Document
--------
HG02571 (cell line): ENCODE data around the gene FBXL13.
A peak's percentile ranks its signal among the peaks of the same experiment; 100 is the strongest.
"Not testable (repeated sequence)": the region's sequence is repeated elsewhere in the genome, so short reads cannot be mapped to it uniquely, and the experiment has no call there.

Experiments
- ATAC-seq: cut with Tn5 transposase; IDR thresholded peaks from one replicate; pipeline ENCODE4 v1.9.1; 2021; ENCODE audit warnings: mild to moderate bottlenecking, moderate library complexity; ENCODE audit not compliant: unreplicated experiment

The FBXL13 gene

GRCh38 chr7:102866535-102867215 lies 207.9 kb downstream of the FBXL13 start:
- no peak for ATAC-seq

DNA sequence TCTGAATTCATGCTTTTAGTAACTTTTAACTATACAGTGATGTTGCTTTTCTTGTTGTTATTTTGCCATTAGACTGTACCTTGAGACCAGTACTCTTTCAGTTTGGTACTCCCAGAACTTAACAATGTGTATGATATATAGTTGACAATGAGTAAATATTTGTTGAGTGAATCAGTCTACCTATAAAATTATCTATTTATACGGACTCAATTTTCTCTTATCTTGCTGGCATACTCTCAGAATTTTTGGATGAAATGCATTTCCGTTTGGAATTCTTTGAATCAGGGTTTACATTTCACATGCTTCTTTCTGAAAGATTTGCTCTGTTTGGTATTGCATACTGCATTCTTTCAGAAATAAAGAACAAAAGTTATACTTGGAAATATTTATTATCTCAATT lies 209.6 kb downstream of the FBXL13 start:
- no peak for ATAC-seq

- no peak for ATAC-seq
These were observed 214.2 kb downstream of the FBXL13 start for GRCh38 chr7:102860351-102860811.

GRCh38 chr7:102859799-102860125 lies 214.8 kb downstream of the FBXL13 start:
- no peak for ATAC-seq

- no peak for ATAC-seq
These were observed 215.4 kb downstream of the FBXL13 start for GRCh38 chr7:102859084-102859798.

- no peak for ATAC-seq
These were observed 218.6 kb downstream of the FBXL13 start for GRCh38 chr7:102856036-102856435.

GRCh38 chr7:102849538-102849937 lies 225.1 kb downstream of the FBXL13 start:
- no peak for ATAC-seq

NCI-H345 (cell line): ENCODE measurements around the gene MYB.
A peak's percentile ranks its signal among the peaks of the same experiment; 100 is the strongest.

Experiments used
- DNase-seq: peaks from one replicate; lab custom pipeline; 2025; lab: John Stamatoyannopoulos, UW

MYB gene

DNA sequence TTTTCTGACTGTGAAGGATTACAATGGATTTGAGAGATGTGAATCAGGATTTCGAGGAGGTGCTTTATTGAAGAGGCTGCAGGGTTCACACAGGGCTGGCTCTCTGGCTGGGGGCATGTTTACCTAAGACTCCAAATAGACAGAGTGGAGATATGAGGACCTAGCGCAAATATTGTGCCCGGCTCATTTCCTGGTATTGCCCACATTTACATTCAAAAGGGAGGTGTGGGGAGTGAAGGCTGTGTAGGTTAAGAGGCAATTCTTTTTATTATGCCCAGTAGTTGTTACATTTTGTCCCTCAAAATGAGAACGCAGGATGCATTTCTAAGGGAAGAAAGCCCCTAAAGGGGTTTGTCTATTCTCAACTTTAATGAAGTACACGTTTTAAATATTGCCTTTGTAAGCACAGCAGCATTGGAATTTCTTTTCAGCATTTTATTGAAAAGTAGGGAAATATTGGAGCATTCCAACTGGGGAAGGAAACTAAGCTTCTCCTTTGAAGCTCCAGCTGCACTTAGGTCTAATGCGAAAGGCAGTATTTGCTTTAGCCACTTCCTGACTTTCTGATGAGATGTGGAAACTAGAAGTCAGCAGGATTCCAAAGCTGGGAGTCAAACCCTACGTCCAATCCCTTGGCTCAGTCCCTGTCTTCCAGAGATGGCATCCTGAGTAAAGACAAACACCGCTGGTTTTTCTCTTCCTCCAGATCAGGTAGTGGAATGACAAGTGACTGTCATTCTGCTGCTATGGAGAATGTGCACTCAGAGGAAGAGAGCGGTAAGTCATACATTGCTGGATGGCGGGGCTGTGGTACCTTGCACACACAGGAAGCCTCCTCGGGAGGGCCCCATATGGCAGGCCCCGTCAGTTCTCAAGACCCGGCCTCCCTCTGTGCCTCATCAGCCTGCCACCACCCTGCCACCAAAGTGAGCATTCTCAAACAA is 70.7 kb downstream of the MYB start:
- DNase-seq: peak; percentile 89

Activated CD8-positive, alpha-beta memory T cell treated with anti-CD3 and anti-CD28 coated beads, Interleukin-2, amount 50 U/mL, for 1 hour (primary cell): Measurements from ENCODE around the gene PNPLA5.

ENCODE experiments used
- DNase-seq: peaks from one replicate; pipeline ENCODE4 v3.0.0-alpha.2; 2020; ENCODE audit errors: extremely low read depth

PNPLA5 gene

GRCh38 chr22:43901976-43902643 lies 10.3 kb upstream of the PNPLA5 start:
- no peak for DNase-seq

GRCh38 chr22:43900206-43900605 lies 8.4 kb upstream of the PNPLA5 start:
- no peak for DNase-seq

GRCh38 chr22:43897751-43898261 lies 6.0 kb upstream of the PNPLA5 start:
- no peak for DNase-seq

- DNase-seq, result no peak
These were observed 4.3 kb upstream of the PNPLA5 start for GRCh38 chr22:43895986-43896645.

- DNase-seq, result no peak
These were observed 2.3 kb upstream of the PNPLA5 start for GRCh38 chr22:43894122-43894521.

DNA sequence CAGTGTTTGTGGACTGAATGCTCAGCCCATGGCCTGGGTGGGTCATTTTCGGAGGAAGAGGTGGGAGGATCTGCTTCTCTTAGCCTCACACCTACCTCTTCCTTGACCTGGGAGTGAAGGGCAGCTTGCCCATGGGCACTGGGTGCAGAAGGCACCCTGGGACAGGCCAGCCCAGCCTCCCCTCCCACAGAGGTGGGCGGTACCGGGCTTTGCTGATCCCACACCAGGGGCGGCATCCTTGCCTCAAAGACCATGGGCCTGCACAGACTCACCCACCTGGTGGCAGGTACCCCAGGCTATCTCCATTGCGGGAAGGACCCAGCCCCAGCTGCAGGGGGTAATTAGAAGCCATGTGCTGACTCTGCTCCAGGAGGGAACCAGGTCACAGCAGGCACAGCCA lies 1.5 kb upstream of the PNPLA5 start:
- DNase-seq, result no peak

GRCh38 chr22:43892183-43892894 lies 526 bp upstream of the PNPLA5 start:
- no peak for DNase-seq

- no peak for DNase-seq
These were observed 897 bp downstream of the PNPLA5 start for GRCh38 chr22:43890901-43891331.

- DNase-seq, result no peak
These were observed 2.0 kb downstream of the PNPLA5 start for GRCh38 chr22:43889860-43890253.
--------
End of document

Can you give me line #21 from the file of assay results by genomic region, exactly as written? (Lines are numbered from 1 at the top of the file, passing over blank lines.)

NCI-H345 (cell line): ENCODE measurements around the gene MYB.